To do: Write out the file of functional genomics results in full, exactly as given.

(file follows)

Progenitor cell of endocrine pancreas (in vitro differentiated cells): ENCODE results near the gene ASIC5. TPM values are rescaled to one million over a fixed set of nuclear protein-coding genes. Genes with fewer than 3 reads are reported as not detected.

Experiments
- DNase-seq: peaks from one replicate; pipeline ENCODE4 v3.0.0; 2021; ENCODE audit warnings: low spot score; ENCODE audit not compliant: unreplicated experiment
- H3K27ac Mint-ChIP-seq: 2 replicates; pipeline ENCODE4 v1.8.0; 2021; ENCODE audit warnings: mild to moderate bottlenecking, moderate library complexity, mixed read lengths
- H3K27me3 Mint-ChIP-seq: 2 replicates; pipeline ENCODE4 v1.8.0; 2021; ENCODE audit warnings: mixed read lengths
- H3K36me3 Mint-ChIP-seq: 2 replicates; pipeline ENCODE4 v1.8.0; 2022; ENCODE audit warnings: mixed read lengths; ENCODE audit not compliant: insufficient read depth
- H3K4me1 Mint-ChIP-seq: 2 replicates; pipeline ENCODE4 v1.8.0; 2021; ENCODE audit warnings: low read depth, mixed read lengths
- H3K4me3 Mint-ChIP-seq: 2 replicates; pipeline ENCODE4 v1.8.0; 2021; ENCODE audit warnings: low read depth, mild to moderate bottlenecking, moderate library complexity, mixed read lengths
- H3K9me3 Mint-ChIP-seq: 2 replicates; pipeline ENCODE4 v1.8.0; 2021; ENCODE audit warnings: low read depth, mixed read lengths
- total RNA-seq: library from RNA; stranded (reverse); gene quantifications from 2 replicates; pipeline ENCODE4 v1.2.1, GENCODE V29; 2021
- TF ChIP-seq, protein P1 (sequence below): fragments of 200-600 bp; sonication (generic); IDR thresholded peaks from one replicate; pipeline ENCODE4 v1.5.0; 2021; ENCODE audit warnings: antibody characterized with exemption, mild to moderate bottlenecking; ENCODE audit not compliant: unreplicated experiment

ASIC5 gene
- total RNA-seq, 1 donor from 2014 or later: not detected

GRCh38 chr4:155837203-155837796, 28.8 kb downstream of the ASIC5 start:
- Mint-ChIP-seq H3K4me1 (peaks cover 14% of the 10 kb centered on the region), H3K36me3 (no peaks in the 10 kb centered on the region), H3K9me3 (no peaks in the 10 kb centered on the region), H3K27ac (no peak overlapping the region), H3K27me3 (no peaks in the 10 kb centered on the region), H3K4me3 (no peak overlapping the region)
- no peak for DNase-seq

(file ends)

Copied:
Progenitor cell of endocrine pancreas (in vitro differentiated cells): ENCODE results near the gene ASIC5. TPM values are rescaled to one million over a fixed set of nuclear protein-coding genes. Genes with fewer than 3 reads are reported as not detected.

Experiments
- DNase-seq: peaks from one replicate; pipeline ENCODE4 v3.0.0; 2021; ENCODE audit warnings: low spot score; ENCODE audit not compliant: unreplicated experiment
- H3K27ac Mint-ChIP-seq: 2 replicates; pipeline ENCODE4 v1.8.0; 2021; ENCODE audit warnings: mild to moderate bottlenecking, moderate library complexity, mixed read lengths
- H3K27me3 Mint-ChIP-seq: 2 replicates; pipeline ENCODE4 v1.8.0; 2021; ENCODE audit warnings: mixed read lengths
- H3K36me3 Mint-ChIP-seq: 2 replicates; pipeline ENCODE4 v1.8.0; 2022; ENCODE audit warnings: mixed read lengths; ENCODE audit not compliant: insufficient read depth
- H3K4me1 Mint-ChIP-seq: 2 replicates; pipeline ENCODE4 v1.8.0; 2021; ENCODE audit warnings: low read depth, mixed read lengths
- H3K4me3 Mint-ChIP-seq: 2 replicates; pipeline ENCODE4 v1.8.0; 2021; ENCODE audit warnings: low read depth, mild to moderate bottlenecking, moderate library complexity, mixed read lengths
- H3K9me3 Mint-ChIP-seq: 2 replicates; pipeline ENCODE4 v1.8.0; 2021; ENCODE audit warnings: low read depth, mixed read lengths
- total RNA-seq: library from RNA; stranded (reverse); gene quantifications from 2 replicates; pipeline ENCODE4 v1.2.1, GENCODE V29; 2021
- TF ChIP-seq, protein P1 (sequence below): fragments of 200-600 bp; sonication (generic); IDR thresholded peaks from one replicate; pipeline ENCODE4 v1.5.0; 2021; ENCODE audit warnings: antibody characterized with exemption, mild to moderate bottlenecking; ENCODE audit not compliant: unreplicated experiment

ASIC5 gene
- total RNA-seq, 1 donor from 2014 or later: not detected

GRCh38 chr4:155837203-155837796, 28.8 kb downstream of the ASIC5 start:
- Mint-ChIP-seq H3K4me1 (peaks cover 14% of the 10 kb centered on the region), H3K36me3 (no peaks in the 10 kb centered on the region), H3K9me3 (no peaks in the 10 kb centered on the region), H3K27ac (no peak overlapping the region), H3K27me3 (no peaks in the 10 kb centered on the region), H3K4me3 (no peak overlapping the region)
- no peak for DNase-seq